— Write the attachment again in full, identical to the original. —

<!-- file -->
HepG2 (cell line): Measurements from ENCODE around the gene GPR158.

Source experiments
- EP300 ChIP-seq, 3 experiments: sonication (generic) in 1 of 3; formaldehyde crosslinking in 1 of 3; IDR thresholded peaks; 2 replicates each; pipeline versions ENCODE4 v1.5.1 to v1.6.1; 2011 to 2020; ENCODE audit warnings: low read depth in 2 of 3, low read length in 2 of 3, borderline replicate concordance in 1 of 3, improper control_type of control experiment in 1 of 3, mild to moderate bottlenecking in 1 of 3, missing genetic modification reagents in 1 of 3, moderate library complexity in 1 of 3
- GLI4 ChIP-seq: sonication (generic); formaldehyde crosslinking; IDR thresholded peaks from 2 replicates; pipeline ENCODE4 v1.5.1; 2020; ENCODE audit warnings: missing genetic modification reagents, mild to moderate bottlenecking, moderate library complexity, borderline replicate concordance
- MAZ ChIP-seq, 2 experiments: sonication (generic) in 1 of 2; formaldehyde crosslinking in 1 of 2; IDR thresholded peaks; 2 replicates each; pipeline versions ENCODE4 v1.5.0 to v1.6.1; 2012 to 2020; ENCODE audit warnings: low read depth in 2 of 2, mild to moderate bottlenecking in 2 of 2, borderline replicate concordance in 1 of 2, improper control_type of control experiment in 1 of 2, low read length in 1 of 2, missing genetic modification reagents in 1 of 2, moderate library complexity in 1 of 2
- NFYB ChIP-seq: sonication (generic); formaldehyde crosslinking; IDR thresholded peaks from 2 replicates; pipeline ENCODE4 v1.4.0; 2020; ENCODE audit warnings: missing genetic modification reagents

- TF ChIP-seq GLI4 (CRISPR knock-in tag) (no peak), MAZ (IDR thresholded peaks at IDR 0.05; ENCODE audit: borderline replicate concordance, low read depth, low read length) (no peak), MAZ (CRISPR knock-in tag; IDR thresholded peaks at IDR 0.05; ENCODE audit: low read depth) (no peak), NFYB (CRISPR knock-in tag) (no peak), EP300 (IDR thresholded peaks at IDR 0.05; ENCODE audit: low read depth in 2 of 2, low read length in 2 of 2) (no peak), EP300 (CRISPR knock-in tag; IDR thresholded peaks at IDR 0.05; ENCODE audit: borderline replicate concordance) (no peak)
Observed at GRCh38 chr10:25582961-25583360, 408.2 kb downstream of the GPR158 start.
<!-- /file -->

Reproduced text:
HepG2 (cell line): Measurements from ENCODE around the gene GPR158.

Source experiments
- EP300 ChIP-seq, 3 experiments: sonication (generic) in 1 of 3; formaldehyde crosslinking in 1 of 3; IDR thresholded peaks; 2 replicates each; pipeline versions ENCODE4 v1.5.1 to v1.6.1; 2011 to 2020; ENCODE audit warnings: low read depth in 2 of 3, low read length in 2 of 3, borderline replicate concordance in 1 of 3, improper control_type of control experiment in 1 of 3, mild to moderate bottlenecking in 1 of 3, missing genetic modification reagents in 1 of 3, moderate library complexity in 1 of 3
- GLI4 ChIP-seq: sonication (generic); formaldehyde crosslinking; IDR thresholded peaks from 2 replicates; pipeline ENCODE4 v1.5.1; 2020; ENCODE audit warnings: missing genetic modification reagents, mild to moderate bottlenecking, moderate library complexity, borderline replicate concordance
- MAZ ChIP-seq, 2 experiments: sonication (generic) in 1 of 2; formaldehyde crosslinking in 1 of 2; IDR thresholded peaks; 2 replicates each; pipeline versions ENCODE4 v1.5.0 to v1.6.1; 2012 to 2020; ENCODE audit warnings: low read depth in 2 of 2, mild to moderate bottlenecking in 2 of 2, borderline replicate concordance in 1 of 2, improper control_type of control experiment in 1 of 2, low read length in 1 of 2, missing genetic modification reagents in 1 of 2, moderate library complexity in 1 of 2
- NFYB ChIP-seq: sonication (generic); formaldehyde crosslinking; IDR thresholded peaks from 2 replicates; pipeline ENCODE4 v1.4.0; 2020; ENCODE audit warnings: missing genetic modification reagents

- TF ChIP-seq GLI4 (CRISPR knock-in tag) (no peak), MAZ (IDR thresholded peaks at IDR 0.05; ENCODE audit: borderline replicate concordance, low read depth, low read length) (no peak), MAZ (CRISPR knock-in tag; IDR thresholded peaks at IDR 0.05; ENCODE audit: low read depth) (no peak), NFYB (CRISPR knock-in tag) (no peak), EP300 (IDR thresholded peaks at IDR 0.05; ENCODE audit: low read depth in 2 of 2, low read length in 2 of 2) (no peak), EP300 (CRISPR knock-in tag; IDR thresholded peaks at IDR 0.05; ENCODE audit: borderline replicate concordance) (no peak)
Observed at GRCh38 chr10:25582961-25583360, 408.2 kb downstream of the GPR158 start.